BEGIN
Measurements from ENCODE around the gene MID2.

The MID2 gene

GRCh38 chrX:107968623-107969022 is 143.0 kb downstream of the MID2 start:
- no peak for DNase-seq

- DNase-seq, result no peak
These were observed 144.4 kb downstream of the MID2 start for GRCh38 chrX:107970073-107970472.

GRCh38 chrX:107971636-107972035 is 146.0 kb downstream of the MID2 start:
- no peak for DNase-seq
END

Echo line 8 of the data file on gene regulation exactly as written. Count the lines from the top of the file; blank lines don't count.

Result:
- no peak for DNase-seq